Relinquished before 2004? Applying for CLN now? What are the IRS consequences?

reposted from Maple Sandbox .

Posted on March 6, 2013 by Pacifica777 .

There’s no question with renunciation (Immigration and Nationalities Act, s. 349(a)(5)).  You are relinquishing your citizenship and notifying the US government of it at the same time, and that’s the date your US citizenship ends.

But what if you relinquished your citizenship by a different method of INS, s. 349(a), such as taking citizenship in another country with the intent to relinquish your US citizenship (349(a)(1))?

The State Department is clear.  No matter when you notify the US govt of your relinquishment, once your CLN application is approved, your US citizenship ended on the date you actually relinquished it (that is the date your performed the relinquishing act, eg. naturalised as a citizen of another country — this date is indicated as your expatriation date on the the CLN.)

The IRS, however, according to s. 877A(g)(4) of the US Tax Code, considers the date of your relinquishment for IRS purposes is not the date of your actual relinquishment but the date you notified the US government of it (your consulate meeting).  This was not the case prior to 2004, however [the relevant section was 7701(n) in 2004 and it was replaced by 877A in 2008].

So, what if you relinquished your US citizenship long ago, but only recently learned of US law and policy changes which make it important to be able to prove you are not a US citizen, and wish to obtain Certificate of Loss of Nationality (a document you probably never even heard of before)?  What if the current law regarding IRS and citizenship termination did not exist at the time you relinquished?  Logic  leads one to the conclusion that laws passed after a person ceases to be a citizen are irrelevant.  The IRS has never made a definitive statement on this issue, however their instructions for the 8854 (expatriation tax form) are only directed at people with expatriation dates “after June 3, 2004.”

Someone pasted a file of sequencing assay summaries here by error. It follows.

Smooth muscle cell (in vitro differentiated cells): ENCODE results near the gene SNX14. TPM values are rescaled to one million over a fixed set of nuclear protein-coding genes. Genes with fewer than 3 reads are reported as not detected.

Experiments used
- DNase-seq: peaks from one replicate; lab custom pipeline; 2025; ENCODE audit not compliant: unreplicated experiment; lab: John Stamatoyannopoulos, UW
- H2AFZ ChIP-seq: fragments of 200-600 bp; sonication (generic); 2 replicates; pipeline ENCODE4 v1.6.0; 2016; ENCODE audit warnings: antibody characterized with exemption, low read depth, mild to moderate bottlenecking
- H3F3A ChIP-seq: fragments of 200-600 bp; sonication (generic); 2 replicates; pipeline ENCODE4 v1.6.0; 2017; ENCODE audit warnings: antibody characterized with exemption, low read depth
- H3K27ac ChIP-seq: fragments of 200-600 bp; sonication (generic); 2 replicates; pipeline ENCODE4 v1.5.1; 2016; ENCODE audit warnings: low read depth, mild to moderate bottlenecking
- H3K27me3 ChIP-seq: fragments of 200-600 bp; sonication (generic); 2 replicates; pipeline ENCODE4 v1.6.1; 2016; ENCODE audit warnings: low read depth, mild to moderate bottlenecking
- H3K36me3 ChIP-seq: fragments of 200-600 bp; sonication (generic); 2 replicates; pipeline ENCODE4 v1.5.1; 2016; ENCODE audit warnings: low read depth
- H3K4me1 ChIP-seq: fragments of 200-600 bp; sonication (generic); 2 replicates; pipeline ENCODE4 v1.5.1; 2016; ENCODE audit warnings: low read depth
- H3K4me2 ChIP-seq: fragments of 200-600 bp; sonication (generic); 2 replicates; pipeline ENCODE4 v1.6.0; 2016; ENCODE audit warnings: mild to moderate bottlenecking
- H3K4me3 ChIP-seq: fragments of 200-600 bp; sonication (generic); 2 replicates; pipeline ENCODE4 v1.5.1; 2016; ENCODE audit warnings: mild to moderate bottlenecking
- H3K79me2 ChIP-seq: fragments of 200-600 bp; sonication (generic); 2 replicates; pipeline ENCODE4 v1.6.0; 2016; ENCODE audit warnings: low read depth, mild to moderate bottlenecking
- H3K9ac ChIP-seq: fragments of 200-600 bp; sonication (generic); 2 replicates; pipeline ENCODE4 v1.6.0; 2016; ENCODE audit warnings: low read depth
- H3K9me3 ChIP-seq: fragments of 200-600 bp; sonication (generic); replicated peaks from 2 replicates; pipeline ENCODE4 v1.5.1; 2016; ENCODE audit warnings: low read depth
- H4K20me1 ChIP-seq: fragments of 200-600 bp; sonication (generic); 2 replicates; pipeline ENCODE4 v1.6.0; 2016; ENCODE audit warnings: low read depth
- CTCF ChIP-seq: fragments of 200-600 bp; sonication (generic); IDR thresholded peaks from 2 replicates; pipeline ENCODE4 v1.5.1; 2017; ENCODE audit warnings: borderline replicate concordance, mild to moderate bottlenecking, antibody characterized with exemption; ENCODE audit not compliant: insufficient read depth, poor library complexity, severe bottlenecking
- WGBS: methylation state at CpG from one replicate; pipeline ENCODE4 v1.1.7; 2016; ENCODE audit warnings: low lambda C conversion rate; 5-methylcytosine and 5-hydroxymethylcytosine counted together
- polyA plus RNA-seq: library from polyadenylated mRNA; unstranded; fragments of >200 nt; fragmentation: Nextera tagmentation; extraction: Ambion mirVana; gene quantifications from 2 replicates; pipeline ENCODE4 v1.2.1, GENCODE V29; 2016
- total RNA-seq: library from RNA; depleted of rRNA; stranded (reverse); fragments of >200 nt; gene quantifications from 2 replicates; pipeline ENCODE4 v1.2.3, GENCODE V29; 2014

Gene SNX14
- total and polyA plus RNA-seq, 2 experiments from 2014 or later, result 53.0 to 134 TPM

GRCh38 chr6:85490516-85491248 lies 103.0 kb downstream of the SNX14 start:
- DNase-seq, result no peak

Tax lawyers Michael J. Miller and Ellen Brody have just published an excellent article on this matter, Expats Live in Fear of the Malevolant Time Machine, in which they point out the legal, as well as common sense, absurdity of a retroactive application position.  It’s very clear reading with useful references to legislation and case law as well.

The Devil is in the Details When it Comes to the U.S. Exit Tax

reposted from isaac brock society
 

A very   interesting discussionabout the Exit Tax has been taking place at Brock this week. In particular, the comment below from USCitizenAbroad highlights some of the major differences between the U.S. Exit Tax and the more benign Departure Tax that occurs in Canada and Australia. It cannot be overstated how punitive and destructive the U.S. Exit Tax is and anyone contemplating renouncing, should be certain to be familiar with all aspects of it; do a preliminary set of returns and an accurate accounting of all assets including pensions. While anyone can renounce at a Consulate before filing tax and information returns, anyone who is close to being “covered” should get counselling before taking such a step.

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USCitizenAbroad says says:

@Watcher makes the point that:

As you see, then, the devil is very much in the detail. These latter two things have no analog in the Canadian exit tax. So… the US is not the only country to have an exit tax, but the exit tax it does have is one of the worst. And very likely the actual worst.

@Karen notes that:

On the Exit Tax – Australia also has an exit tax similar to Canada’s. When you cease to be a tax-resident of Australia you have a choice – pay capital gains tax on your current unrealised gains OR defer the tax until you sell the asset, at which time you pay tax to Australia on your entire realised gain, even the gain that accrued after you left Australia (Australian real property may be treated differently as most treaties would allow Australia to tax non-residents on real property gains where the property is located in Australia).